Organizing the Workshop
By Monte Burch
Proper organization of a workshop is important for productivity and safety as well as ease of use and enjoyment.
Regardless of whether you have a workshop in a closet, basement, garage or a full-fledged woodworking, mechanics or metalworking shop, organization is the key to productive, safe and enjoyable work. Organization consists of three factors: having the proper tools needed for the specific chores; safe, sturdy work surfaces and areas; and proper tool placement and storage. The amount and types of these three depend on your work needs and habits.
Tools of Your Trade
Basic homeowner repair tools consist of a few hand tools; a hammer, tape measure, hand saw, level, screwdrivers, pliers and a cordless drill/driver. A circular saw and carpenter’s square add to the mix for basic carpentry chores. These can be stored in a garage cabinet or better yet, a portable tool box.
The advanced do-it-yourselfer and contractor will require more tools. For the DIY’er this usually means other cordless tools, such as reciprocating saws, corded tools such as sanders and either a benchtop or contractor’s table saw. The latter folds up, making it easy to store in a garage, or tote to the job site. Any number of manufacturers offers these tools. One of the top models is the Bosch 4000 series. It features a very smooth folding stand and has a soft-start feature that cuts down on circuit breaker trips—important in new construction where full power may not yet be available.
The next power tool for these types of chores is a miter saw. Some new models feature LCD digital readout and/or a laser marker to indicate cut line. Miter saws are great for many types of carpenter’s chore from framing to trim cutting.
Combo cordless tool kits have become increasingly popular. Some programs allow you to mix and match power tools and accessories to create custom kits, perfect for either the DIY or professional. New cordless combo kits often include a drill/driver, circ saw, recip saw and even a flashlight.
The next tool category for these chores is an air compressor and air nailer. Specialty air tools are available for plumbing, drywall, concrete and cement, tiling, electrical and paint/finishing. These are best kept in individual tote boxes that can be stored against a garage or shop wall, or on shelves.
A full-fledged woodworking shop for the advanced hobbyist, furniture or cabinet maker, or contractor who does built-ins and custom finish trim work, requires more tools and more space. Ideally, the shop should have a number of stationary power tools, each with its own work station. These include: a table saw, radial arm saw, miter saw, jointer, planer/moulder, bandsaw, shaper, belt/disc sander, spindle sander, drill press and lathe.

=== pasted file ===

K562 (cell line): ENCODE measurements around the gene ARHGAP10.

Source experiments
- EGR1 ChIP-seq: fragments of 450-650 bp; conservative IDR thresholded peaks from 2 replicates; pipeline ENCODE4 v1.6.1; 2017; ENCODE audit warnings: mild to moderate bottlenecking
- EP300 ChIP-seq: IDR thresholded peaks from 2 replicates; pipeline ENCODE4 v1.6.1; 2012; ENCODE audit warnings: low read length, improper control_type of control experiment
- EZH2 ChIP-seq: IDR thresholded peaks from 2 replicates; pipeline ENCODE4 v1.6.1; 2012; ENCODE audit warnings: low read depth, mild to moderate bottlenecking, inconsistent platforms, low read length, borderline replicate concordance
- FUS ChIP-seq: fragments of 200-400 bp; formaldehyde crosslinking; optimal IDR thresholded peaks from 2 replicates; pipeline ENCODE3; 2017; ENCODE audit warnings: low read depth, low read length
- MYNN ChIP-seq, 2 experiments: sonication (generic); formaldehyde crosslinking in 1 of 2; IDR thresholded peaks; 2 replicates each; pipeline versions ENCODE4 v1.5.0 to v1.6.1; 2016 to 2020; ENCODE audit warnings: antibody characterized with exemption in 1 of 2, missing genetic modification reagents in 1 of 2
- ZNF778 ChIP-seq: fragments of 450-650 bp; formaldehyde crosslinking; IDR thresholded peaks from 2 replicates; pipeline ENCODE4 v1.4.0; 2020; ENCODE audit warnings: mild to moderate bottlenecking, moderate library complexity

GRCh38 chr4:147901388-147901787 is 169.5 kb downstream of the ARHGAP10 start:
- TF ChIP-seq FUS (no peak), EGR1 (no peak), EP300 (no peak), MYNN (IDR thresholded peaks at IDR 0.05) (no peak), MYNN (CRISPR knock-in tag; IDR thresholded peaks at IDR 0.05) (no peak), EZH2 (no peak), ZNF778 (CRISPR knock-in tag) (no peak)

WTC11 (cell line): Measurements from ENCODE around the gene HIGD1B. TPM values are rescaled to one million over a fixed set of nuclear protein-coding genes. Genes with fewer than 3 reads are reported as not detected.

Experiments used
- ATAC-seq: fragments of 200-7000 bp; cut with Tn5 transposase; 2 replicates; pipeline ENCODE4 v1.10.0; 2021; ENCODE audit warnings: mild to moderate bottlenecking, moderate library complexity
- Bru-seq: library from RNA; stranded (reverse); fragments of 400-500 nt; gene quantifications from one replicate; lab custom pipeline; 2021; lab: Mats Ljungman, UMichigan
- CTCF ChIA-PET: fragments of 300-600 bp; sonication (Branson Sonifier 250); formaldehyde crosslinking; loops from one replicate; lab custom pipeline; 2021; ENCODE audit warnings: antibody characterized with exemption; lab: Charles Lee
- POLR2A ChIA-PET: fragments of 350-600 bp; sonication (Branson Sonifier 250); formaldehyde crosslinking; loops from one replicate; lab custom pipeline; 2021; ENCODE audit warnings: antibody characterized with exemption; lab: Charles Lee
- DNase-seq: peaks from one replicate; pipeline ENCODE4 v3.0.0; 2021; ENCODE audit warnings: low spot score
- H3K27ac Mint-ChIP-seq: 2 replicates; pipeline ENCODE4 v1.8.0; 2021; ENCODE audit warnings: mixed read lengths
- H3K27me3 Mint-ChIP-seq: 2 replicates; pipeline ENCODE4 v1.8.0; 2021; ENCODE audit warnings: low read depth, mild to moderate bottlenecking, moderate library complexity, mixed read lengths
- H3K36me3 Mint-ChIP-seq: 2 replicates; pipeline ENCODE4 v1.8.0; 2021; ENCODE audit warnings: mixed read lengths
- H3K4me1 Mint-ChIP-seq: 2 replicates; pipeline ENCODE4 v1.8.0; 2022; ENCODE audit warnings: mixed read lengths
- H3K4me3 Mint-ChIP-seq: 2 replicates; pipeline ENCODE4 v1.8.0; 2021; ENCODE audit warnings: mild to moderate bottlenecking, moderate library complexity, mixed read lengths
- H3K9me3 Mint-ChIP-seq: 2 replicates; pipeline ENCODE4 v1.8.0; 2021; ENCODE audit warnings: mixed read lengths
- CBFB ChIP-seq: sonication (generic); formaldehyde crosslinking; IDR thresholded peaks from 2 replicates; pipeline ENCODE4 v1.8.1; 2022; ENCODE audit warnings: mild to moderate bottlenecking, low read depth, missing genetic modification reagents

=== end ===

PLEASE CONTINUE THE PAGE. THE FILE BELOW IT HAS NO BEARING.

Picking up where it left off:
Additional tools include: a router with table, mortising machine, dovetail jig, air compressor and air nailers and spray finish guns.
Portable power tools include sanders, routers, circular saws and drill/drivers. And, of course, a full line of hand tools is also required including hand planes, chisels, saws, clamps and measuring tools.
A metalworking shop will consist of a cut-off saw, welder, drill-press, benders and other specialty items. The home mechanic shop will include a full line of wrenches and other mechanics tools, jacks, engine hoists, air compressor and pneumatic tools, and sheet metal fabricating tools.
In most shops a sharpening/grinding station is also included.
Work Surfaces and Stations
A good workbench or work surface is invaluable, even for the occasional fixer-upper. An old desk or kitchen table has sufficed more than once as a work surface, but these are often not sturdy. A simple 2-by-4 bench is better and quite simple to build, using a plywood top and bottom shelf. Or you can build as complicated a bench as desired. (Check out extremehowto.com to learn how to build your own Classic Woodworking Bench.)
An air-nailer station is a combination workbench, often designed for two working heights, that provides storage for air nailers and other tools.
Any number of workbenches may also be purchased. Woodcraft has a number of these types of benches in traditional European styling. Gladiator Garageworks offers rock-solid benches with table top options in both maple and bamboo.
Sturdy vises mounted on the benches are also necessary. These include woodworking and bench type vises, such as those available from Columbia (WMH Tool Group).
Roll-around project centers, such as those from Craftsman and Gladiator Garageworks allow rolling tools and materials right to the job.
Similarly, Black & Decker’s fold-and-store Workmate series have been affordable and portable workshop staples for decades.
Work stations are a very handy way of placing tools and necessary accessories right at hand. And, in organizing or laying out a woodworking shop with stationary tools, it’s important to position the tools with the proper work space for the most productive and safest use. Different tools have different requirements. For instance, a table saw requires some distance in the front and back to move long stock over the saw, as does a jointer and planer/moulding machine. One tactic is to place these tools near a garage door. The door can be opened and long materials run through the machine. The best tactic is to sketch your workshop plan on a sheet of 1/4-inch square graph paper. Using 1/4 inch to represent 1 foot, draw in locations for the specific tools, keeping work space in mind.
Here’s another tip to economize space: Radial arm saws, commonly used for precise cut-off work, have extensions on either side to allow for laying long material on the table. I actually use two of these saws in my shop, because my old DeWalt is fitted with a Freud dado head left permanently in place. The tables of the two saws are the same height, providing an extension for either saw. Or you can build an extension as shown in the diagram in this article.
Miter saws also benefit from side extensions, but since they are often toted to the job, a miter stand with retractable extensions is the best answer. New miter stands from Ridgid and Craftsman can be folded to a compact carrying size for easy storage and portability.